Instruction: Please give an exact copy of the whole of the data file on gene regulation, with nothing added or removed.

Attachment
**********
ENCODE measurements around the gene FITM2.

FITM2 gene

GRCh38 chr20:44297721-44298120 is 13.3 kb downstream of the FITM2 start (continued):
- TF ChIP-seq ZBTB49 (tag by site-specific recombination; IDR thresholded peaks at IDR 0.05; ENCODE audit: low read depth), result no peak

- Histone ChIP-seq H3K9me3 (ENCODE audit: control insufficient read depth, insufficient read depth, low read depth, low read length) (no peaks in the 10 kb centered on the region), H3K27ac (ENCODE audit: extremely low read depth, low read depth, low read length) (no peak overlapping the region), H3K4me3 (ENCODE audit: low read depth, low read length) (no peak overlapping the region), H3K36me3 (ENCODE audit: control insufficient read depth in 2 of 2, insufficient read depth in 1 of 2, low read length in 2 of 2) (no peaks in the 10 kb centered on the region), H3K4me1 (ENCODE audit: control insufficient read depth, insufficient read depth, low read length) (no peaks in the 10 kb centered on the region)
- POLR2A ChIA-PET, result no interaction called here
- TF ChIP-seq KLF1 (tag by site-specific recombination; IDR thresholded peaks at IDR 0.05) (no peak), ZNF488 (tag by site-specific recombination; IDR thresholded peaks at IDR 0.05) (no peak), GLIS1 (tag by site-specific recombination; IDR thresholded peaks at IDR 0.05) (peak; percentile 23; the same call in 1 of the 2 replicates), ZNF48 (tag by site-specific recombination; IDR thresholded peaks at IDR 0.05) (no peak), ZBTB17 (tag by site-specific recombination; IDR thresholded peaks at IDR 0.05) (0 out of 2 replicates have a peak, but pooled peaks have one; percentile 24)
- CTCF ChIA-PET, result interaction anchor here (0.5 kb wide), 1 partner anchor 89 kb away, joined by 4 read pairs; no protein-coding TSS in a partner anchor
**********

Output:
ENCODE measurements around the gene FITM2.

FITM2 gene

GRCh38 chr20:44297721-44298120 is 13.3 kb downstream of the FITM2 start (continued):
- TF ChIP-seq ZBTB49 (tag by site-specific recombination; IDR thresholded peaks at IDR 0.05; ENCODE audit: low read depth), result no peak

- Histone ChIP-seq H3K9me3 (ENCODE audit: control insufficient read depth, insufficient read depth, low read depth, low read length) (no peaks in the 10 kb centered on the region), H3K27ac (ENCODE audit: extremely low read depth, low read depth, low read length) (no peak overlapping the region), H3K4me3 (ENCODE audit: low read depth, low read length) (no peak overlapping the region), H3K36me3 (ENCODE audit: control insufficient read depth in 2 of 2, insufficient read depth in 1 of 2, low read length in 2 of 2) (no peaks in the 10 kb centered on the region), H3K4me1 (ENCODE audit: control insufficient read depth, insufficient read depth, low read length) (no peaks in the 10 kb centered on the region)
- POLR2A ChIA-PET, result no interaction called here
- TF ChIP-seq KLF1 (tag by site-specific recombination; IDR thresholded peaks at IDR 0.05) (no peak), ZNF488 (tag by site-specific recombination; IDR thresholded peaks at IDR 0.05) (no peak), GLIS1 (tag by site-specific recombination; IDR thresholded peaks at IDR 0.05) (peak; percentile 23; the same call in 1 of the 2 replicates), ZNF48 (tag by site-specific recombination; IDR thresholded peaks at IDR 0.05) (no peak), ZBTB17 (tag by site-specific recombination; IDR thresholded peaks at IDR 0.05) (0 out of 2 replicates have a peak, but pooled peaks have one; percentile 24)
- CTCF ChIA-PET, result interaction anchor here (0.5 kb wide), 1 partner anchor 89 kb away, joined by 4 read pairs; no protein-coding TSS in a partner anchor